Setting the right retirement savings goals is important to achieving financial security in your later years. Unfortunately, too many people haven’t figured out how much money they’ll need to live on after leaving the workforce. And there’s a good reason for that: It can be tricky trying to estimate how much you’ll need for decades to come.
Fortunately, there are two simple tried-and-true methods for estimating how big your savings should be. Consider choosing one of them so you can set a savings goal to ensure you are well-provided for in your later years.
1. Assume you will need 80% of your pre-retirement salary
When you retire, some of your costs will likely go down. You won’t be traveling to work, and you may owe the IRS less if some of your income isn’t taxable or you drop to a lower tax bracket. You also won’t have to save for retirement, since you’ll already be in it.
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Because of this, many experts suggest that you should replace about 80% of your pre-retirement income as a retiree. Now, this is the amount you’ll earn right before you retire, so you’ll need to estimate what it will be if you’re many years away from leaving the workforce. You can do this by adding 2% per year to your current salary between now and retirement. So if you’re making $50,000 this year, I’d assume you’d make $51,000 next year and $52,020 next year and so on. After calculating what your final salary will be, assume you need 80% of that amount to live comfortably as a senior.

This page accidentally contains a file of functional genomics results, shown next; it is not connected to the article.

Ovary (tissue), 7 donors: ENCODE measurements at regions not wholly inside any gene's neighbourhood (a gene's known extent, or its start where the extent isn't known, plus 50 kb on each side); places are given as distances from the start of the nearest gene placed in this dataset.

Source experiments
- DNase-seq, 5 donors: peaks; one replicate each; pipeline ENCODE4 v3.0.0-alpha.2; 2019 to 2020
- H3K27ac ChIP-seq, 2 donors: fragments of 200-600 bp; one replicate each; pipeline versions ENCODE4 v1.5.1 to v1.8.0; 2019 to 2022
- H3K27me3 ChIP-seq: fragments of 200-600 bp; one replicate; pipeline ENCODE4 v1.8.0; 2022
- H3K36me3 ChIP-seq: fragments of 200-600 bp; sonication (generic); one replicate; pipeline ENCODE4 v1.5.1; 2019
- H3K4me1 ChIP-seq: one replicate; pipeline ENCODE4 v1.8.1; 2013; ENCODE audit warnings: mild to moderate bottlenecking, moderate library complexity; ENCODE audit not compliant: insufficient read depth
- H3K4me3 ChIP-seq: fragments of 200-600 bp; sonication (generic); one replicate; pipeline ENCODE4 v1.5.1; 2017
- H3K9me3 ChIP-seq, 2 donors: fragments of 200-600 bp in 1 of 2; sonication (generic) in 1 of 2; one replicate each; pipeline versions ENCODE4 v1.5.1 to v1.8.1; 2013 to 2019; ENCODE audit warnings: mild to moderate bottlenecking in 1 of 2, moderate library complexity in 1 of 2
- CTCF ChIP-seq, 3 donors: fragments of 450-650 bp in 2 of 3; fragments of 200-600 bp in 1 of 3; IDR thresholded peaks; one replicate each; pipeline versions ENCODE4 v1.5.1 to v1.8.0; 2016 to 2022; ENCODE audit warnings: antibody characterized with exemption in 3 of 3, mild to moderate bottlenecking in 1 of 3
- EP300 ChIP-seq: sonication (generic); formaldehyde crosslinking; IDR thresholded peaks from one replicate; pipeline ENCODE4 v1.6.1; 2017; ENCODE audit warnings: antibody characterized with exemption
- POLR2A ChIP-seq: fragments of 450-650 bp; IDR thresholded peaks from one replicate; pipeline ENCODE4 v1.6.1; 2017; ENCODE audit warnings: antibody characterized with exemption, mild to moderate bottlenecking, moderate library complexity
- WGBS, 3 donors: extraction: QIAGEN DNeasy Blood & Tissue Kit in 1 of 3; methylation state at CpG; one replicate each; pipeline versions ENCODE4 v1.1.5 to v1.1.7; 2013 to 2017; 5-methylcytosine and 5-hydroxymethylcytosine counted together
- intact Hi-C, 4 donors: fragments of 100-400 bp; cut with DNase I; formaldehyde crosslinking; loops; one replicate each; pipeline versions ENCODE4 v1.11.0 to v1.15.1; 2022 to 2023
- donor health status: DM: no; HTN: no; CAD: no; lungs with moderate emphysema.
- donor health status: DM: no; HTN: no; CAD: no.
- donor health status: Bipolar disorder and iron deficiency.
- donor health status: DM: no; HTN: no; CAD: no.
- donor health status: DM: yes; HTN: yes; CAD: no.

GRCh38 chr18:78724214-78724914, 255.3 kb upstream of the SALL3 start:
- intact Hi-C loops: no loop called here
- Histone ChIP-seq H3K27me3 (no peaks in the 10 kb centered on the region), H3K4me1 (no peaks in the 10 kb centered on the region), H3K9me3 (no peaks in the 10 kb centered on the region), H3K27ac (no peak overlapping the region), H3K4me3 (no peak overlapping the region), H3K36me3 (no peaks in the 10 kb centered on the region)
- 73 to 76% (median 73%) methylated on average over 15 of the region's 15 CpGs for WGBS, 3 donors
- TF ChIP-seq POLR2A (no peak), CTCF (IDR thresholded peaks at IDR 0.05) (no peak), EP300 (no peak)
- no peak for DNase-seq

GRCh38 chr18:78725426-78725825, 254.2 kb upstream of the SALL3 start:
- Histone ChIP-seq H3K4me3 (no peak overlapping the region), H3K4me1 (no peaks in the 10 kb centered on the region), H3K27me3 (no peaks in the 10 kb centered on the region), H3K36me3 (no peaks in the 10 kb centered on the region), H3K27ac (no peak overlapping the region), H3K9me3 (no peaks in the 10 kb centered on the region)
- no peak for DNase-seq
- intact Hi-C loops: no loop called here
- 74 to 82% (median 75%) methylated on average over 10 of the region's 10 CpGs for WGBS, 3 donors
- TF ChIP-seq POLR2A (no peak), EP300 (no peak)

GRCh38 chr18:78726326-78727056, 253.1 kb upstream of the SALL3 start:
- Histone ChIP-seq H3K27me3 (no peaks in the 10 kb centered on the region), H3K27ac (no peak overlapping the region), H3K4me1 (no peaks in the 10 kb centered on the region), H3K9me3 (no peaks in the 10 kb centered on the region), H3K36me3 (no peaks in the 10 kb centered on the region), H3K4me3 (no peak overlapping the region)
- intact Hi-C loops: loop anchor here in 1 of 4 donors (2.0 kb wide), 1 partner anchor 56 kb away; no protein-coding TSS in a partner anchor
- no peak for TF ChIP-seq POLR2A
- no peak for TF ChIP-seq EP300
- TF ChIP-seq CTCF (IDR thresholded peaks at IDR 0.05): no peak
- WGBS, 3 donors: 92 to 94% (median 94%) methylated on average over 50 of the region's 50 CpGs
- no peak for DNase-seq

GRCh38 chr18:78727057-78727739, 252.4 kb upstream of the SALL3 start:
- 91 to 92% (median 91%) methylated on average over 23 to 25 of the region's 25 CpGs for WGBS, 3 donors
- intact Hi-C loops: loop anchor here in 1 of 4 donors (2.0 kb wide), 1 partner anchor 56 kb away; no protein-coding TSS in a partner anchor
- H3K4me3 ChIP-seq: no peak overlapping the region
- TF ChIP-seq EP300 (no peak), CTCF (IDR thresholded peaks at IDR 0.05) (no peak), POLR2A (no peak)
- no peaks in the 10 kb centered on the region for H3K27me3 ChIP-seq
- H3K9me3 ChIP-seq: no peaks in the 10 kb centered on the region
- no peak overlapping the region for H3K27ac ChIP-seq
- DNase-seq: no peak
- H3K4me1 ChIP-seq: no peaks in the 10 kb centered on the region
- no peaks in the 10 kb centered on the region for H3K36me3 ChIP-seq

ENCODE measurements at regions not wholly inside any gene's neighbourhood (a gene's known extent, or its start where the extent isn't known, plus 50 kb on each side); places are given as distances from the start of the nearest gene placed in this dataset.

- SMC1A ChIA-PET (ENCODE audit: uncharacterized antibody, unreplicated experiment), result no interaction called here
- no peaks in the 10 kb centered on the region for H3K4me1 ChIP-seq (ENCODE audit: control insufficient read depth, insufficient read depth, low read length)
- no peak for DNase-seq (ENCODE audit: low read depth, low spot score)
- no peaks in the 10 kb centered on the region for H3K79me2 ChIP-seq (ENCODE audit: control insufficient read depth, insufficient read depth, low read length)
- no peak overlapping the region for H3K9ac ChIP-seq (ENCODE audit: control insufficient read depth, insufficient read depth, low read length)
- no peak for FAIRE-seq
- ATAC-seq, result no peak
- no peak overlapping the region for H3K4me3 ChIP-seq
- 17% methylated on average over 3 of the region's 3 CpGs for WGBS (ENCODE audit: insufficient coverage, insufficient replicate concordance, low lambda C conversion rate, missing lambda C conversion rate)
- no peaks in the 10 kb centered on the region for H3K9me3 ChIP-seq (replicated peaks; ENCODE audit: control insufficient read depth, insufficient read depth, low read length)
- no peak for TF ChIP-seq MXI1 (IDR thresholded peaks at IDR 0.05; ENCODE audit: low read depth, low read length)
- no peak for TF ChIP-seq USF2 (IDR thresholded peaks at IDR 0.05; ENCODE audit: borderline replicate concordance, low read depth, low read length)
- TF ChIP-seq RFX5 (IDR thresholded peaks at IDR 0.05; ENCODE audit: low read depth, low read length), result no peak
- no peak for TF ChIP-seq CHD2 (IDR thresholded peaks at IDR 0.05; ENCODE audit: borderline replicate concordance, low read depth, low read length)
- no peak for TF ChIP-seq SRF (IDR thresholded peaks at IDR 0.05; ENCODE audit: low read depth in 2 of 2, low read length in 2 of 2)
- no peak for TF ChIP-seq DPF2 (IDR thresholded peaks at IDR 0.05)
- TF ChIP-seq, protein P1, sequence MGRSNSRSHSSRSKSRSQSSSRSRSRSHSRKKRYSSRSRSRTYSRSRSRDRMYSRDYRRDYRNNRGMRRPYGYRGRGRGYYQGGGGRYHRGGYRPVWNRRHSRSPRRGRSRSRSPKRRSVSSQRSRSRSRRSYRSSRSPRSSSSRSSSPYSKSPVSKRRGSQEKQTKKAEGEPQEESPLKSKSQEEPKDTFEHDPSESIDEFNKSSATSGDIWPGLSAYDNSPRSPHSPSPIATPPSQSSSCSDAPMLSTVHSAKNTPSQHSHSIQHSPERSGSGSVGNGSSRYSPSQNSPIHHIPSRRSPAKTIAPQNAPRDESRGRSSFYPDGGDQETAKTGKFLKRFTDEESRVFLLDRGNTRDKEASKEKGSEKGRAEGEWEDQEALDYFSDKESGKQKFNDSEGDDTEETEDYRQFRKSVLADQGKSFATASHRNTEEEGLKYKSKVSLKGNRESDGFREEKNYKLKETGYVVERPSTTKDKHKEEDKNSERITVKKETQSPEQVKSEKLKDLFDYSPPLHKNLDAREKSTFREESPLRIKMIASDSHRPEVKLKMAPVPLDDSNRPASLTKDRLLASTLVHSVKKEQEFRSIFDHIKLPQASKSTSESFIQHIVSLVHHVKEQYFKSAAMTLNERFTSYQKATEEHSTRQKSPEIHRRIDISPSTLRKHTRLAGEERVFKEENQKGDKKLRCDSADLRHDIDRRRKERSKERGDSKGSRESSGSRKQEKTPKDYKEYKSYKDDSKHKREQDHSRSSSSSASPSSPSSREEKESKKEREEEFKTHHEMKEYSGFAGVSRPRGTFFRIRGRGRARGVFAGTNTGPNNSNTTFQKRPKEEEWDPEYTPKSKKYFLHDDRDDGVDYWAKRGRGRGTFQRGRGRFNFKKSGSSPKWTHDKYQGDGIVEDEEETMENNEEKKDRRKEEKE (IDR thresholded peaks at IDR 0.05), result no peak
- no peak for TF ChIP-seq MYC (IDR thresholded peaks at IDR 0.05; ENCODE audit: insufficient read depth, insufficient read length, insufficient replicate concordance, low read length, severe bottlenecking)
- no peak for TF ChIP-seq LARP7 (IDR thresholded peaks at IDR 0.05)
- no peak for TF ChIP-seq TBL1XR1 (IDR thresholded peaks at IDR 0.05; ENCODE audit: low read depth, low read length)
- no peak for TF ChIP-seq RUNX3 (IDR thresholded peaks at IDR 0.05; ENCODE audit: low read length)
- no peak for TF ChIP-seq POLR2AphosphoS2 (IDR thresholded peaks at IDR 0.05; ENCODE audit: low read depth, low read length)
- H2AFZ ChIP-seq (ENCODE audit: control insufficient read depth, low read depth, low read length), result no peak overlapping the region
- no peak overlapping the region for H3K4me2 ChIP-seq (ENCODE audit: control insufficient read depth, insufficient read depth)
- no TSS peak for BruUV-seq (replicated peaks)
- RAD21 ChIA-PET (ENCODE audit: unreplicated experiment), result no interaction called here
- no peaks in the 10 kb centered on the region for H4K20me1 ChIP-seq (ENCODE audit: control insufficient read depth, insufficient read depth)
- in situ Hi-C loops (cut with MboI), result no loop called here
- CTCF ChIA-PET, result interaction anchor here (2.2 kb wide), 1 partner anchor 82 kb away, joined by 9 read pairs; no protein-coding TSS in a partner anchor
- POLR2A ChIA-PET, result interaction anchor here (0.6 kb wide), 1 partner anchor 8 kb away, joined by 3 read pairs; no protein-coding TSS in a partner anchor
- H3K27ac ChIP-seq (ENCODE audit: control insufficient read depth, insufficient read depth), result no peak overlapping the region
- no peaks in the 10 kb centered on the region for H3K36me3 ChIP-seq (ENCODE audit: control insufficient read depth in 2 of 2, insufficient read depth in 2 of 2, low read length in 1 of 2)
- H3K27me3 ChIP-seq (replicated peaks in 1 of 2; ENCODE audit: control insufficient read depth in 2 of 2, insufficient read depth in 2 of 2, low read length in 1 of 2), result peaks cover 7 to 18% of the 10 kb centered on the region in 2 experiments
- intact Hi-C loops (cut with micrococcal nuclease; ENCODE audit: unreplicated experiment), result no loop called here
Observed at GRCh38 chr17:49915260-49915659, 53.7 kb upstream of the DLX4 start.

You’ll get Social Security benefits to provide some of this income, so you’ll want to take that into account when calculating how much money your retirement account should produce. You can find your estimated monthly Social Security benefit by signing in to your mySocialSecurity account. If you find that you will get $19,000 in benefits and you estimated that you would need $60,000 in retirement income, you can figure that your savings should produce $41,000 per year.
Once you know how much income you’ll need from your retirement accounts, it’s easy to estimate how big your savings will need to be to produce it. If you follow the common 4% rule and withdraw 4% of your account balance in your first year of retirement before adjusting each year for inflation, you can simply multiply the amount of income you want by 25. If you need the $41,000 mentioned above, this would mean saving $1,025,000.
2. Plan to save 10 times your last salary
If all that math sounds too complicated, there’s an even easier way to set your retirement savings goal. Assume that you will need 10 times your final salary.
Of course, you’ll still need to estimate how much your final salary will end up being before you leave the workforce. But once you do that, it’s just a matter of simple multiplication. If you determined that your final salary would be $75,000, your goal would be to save $750,000.
Both approaches can help you make a reasonable estimate of the amount required for retirement. Once you’ve done these calculations, you can use the calculators at Investor.gov to break down your big goal into a smaller monthly goal. Then, just make sure you’re contributing enough to a tax-advantaged retirement plan to end up with the funds you need for a comfortable life in retirement.
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